Tsivgoulis G, Katsanos AH, Grigoriadis N, Hadjigeorgiou GM, Heliopoulos I, Papathanasopoulos P, Dardiotis E, Kilidireas C, Voumvourakis K; HELANI (Hellenic Academy of Neuroimmunology). The effect of disease-modifying therapies on brain atrophy in patients with clinically isolated syndrome: a systematic review and meta-analysis.Ther Adv Neurol Disord. 2015 Sep;8(5):193-202. doi: 10.1177/1756285615600381.
OBJECTIVES:Brain atrophy is associated with cognitive deficits in patients with clinically isolated syndrome (CIS) and can predict conversion to clinical definite multiple sclerosis. The aim of the present meta-analysis was to evaluate the effect of disease-modifying drugs (DMDs) on brain atrophy in patients with CIS.
METHODS:Eligible placebo-control randomized clinical trials of patients with CIS that had reported changes in brain volume during the study period were identified by searching the MEDLINE, SCOPUS, and Cochrane Central Register of Controlled Trials (CENTRAL) databases. This meta-analysis adopted the Preferred Reporting Items for Systematic Reviews and Meta-Analyses (PRISMA) guidelines for systematic reviews and meta-analyses.
RESULTS:Three eligible studies were identified, comprising 1362 patients. The mean percentage change in brain volume was found to be significantly lower in DMD-treated patients versus placebo-treated subgroups (standardized mean difference [SMD]: = -0.13, 95% confidence interval [CI]: -0.25, 0.01; p = 0.04). In the subgroup analysis of the two studies that provided data on brain-volume changes for the first (0-12 months) and second (13-24 months) year of treatment, DMD attenuated brain-volume loss in comparison with placebo during the second year (SMD = -0.25; 95% CI: -0.43, -0.07; p < 0.001), but not during the first year of treatment (SMD = -0.01; 95% CI: -0.27, 0.24; p = 0.93). No evidence of heterogeneity was found between estimates, while funnel-plot inspection revealed no evidence of publication bias.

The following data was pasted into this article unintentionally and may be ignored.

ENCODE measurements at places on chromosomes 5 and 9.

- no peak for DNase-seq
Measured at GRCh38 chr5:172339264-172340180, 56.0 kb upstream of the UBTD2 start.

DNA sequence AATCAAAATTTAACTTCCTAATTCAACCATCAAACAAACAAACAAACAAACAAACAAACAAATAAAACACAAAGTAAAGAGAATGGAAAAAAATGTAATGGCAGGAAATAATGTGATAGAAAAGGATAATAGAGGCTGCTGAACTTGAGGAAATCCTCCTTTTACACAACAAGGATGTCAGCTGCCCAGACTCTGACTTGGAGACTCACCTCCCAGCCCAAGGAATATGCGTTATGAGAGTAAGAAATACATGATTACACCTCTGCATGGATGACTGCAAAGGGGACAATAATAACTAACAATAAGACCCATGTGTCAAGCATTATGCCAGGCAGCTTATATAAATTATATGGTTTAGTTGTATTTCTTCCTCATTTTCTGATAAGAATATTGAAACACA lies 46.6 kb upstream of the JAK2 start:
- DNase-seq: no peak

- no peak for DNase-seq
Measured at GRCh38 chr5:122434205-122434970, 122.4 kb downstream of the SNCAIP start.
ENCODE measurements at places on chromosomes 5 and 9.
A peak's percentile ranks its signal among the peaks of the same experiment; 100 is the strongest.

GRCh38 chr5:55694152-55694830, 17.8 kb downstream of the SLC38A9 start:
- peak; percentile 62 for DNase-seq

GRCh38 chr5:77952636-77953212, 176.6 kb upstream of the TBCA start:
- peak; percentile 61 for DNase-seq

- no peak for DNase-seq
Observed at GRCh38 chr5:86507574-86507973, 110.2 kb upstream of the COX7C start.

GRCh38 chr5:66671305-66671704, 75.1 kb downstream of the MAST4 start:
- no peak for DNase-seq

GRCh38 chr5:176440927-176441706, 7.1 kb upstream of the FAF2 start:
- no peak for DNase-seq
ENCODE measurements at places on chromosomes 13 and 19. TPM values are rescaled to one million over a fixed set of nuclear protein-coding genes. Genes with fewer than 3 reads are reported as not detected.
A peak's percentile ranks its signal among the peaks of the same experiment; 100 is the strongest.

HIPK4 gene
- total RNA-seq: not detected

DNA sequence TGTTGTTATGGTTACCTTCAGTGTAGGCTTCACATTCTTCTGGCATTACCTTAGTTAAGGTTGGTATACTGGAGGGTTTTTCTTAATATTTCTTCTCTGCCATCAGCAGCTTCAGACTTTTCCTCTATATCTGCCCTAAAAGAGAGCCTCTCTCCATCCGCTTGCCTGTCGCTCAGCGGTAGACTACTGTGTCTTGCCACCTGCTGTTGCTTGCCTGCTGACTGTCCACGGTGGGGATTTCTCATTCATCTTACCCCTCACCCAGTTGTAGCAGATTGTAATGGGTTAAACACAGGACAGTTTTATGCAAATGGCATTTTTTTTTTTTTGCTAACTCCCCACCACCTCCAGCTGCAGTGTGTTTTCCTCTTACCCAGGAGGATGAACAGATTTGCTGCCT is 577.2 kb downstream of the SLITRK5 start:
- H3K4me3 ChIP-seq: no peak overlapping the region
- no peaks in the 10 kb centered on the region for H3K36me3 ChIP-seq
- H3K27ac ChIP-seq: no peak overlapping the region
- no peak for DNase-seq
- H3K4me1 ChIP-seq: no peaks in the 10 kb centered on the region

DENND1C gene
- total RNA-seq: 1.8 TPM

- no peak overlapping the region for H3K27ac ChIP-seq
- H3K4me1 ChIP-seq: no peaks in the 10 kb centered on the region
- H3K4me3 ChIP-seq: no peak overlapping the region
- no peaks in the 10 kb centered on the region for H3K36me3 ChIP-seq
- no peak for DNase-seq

CONCLUSIONS: DMDs appear to attenuate brain atrophy over time in patients with CIS. The effect of DMDs on brain-volume loss is evident after the first year of treatment.
So it is meta analysis time and in this study they look at brain atrophy using MRI and they say that if you are treated with a DMT your loose less volume. So DMT are useful. However, this is best seen in year 1-2 rather than year two. Brain Atrophy = Nerve loss + swelling + glial proliferation. So what happens with an effective DMT is that it looks like the brain starts to shrink because the DMT are anti-inflammatory and so the swelling is removed. This is called pseudoatrophy. What may happen is that the trial is too short and so whilst the rate of atrophy is slowed down as seen is change from year 1-2 the trial isn’t long enough for it to be caught up by the atrophy in the placebo arm. So the trial appears to fail. This is what happened in the lamotrigine neuroprotective trial. So we learn and now in the anti-CD20/Ocrelizumab trial they rebaselined the MRI at 24months to see benefit on slowing atrophy.